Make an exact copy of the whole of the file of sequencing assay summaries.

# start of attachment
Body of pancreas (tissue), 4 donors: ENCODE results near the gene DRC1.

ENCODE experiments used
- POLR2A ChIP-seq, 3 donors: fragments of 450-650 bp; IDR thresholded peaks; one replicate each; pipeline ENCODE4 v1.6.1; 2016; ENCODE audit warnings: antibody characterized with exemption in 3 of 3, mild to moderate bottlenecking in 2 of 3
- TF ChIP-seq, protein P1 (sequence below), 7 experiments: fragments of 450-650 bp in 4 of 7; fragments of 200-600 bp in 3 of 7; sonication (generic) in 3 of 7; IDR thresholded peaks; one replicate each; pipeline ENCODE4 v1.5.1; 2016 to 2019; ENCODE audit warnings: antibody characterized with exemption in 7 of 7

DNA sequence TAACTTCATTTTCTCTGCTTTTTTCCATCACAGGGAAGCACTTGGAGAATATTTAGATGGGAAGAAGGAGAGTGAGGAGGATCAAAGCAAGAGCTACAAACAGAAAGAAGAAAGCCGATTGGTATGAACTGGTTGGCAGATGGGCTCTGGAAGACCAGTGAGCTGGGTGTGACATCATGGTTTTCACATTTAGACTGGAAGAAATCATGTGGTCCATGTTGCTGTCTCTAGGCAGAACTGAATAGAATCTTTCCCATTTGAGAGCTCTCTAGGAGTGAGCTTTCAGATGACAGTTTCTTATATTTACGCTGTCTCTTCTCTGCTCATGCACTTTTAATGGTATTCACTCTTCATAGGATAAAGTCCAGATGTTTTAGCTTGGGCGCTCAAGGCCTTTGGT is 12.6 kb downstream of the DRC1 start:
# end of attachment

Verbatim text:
Body of pancreas (tissue), 4 donors: ENCODE results near the gene DRC1.

ENCODE experiments used
- POLR2A ChIP-seq, 3 donors: fragments of 450-650 bp; IDR thresholded peaks; one replicate each; pipeline ENCODE4 v1.6.1; 2016; ENCODE audit warnings: antibody characterized with exemption in 3 of 3, mild to moderate bottlenecking in 2 of 3
- TF ChIP-seq, protein P1 (sequence below), 7 experiments: fragments of 450-650 bp in 4 of 7; fragments of 200-600 bp in 3 of 7; sonication (generic) in 3 of 7; IDR thresholded peaks; one replicate each; pipeline ENCODE4 v1.5.1; 2016 to 2019; ENCODE audit warnings: antibody characterized with exemption in 7 of 7

DNA sequence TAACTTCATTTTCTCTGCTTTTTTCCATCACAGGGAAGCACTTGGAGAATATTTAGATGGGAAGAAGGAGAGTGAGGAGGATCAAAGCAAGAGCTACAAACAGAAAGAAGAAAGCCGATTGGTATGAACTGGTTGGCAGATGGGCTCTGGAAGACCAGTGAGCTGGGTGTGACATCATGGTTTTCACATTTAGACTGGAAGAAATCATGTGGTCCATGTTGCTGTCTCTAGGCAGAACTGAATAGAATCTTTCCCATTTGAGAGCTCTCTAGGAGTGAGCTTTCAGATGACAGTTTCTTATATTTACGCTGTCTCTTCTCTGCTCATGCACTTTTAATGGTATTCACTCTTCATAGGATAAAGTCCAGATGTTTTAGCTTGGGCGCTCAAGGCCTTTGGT is 12.6 kb downstream of the DRC1 start: